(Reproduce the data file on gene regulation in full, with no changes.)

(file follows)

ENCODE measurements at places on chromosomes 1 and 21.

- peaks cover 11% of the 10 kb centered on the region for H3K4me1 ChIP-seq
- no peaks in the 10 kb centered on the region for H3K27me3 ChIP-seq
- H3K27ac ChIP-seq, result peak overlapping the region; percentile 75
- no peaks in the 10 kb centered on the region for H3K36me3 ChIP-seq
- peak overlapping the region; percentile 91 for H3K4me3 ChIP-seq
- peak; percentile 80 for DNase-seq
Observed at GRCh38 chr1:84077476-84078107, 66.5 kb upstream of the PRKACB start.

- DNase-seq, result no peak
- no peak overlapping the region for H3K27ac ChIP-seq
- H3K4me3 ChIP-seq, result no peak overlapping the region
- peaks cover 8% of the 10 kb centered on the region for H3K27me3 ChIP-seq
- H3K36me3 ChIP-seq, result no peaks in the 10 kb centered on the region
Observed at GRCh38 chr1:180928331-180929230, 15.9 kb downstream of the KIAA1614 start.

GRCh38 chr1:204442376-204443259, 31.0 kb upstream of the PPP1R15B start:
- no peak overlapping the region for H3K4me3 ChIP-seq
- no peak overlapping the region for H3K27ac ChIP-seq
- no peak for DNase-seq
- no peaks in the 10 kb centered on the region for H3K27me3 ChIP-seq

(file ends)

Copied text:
ENCODE measurements at places on chromosomes 1 and 21.

- peaks cover 11% of the 10 kb centered on the region for H3K4me1 ChIP-seq
- no peaks in the 10 kb centered on the region for H3K27me3 ChIP-seq
- H3K27ac ChIP-seq, result peak overlapping the region; percentile 75
- no peaks in the 10 kb centered on the region for H3K36me3 ChIP-seq
- peak overlapping the region; percentile 91 for H3K4me3 ChIP-seq
- peak; percentile 80 for DNase-seq
Observed at GRCh38 chr1:84077476-84078107, 66.5 kb upstream of the PRKACB start.

- DNase-seq, result no peak
- no peak overlapping the region for H3K27ac ChIP-seq
- H3K4me3 ChIP-seq, result no peak overlapping the region
- peaks cover 8% of the 10 kb centered on the region for H3K27me3 ChIP-seq
- H3K36me3 ChIP-seq, result no peaks in the 10 kb centered on the region
Observed at GRCh38 chr1:180928331-180929230, 15.9 kb downstream of the KIAA1614 start.

GRCh38 chr1:204442376-204443259, 31.0 kb upstream of the PPP1R15B start:
- no peak overlapping the region for H3K4me3 ChIP-seq
- no peak overlapping the region for H3K27ac ChIP-seq
- no peak for DNase-seq
- no peaks in the 10 kb centered on the region for H3K27me3 ChIP-seq